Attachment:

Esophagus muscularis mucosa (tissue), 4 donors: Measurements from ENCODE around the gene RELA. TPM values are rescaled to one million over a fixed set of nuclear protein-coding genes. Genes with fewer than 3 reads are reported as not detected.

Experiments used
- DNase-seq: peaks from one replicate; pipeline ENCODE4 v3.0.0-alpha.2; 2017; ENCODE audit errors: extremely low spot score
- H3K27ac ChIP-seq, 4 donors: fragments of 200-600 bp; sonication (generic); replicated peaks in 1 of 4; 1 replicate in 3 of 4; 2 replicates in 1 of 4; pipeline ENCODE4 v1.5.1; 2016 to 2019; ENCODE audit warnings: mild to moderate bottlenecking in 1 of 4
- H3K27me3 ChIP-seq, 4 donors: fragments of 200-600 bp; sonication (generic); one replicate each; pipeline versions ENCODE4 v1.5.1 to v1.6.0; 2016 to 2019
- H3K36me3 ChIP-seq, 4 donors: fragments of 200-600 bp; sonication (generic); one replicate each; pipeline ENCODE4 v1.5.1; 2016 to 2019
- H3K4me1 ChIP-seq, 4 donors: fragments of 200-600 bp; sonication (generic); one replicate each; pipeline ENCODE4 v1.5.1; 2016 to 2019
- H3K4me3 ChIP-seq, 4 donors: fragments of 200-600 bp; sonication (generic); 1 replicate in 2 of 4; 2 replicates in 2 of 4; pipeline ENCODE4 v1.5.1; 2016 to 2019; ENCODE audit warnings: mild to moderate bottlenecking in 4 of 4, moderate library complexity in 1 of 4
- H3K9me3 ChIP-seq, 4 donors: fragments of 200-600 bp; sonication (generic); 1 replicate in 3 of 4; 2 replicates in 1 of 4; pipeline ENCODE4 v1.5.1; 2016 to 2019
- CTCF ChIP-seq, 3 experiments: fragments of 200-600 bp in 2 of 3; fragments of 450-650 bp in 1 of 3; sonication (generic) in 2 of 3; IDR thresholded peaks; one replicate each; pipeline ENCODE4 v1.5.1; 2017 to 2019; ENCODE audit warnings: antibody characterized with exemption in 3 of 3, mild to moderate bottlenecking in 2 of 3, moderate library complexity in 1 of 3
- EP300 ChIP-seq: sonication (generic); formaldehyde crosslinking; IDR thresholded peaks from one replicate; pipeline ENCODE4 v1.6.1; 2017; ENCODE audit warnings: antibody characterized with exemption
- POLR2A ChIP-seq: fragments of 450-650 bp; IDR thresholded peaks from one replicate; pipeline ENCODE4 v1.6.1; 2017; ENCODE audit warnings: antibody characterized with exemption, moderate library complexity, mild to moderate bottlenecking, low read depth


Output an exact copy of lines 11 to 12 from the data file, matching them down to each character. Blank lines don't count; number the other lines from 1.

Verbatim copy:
- EP300 ChIP-seq: sonication (generic); formaldehyde crosslinking; IDR thresholded peaks from one replicate; pipeline ENCODE4 v1.6.1; 2017; ENCODE audit warnings: antibody characterized with exemption
- POLR2A ChIP-seq: fragments of 450-650 bp; IDR thresholded peaks from one replicate; pipeline ENCODE4 v1.6.1; 2017; ENCODE audit warnings: antibody characterized with exemption, moderate library complexity, mild to moderate bottlenecking, low read depth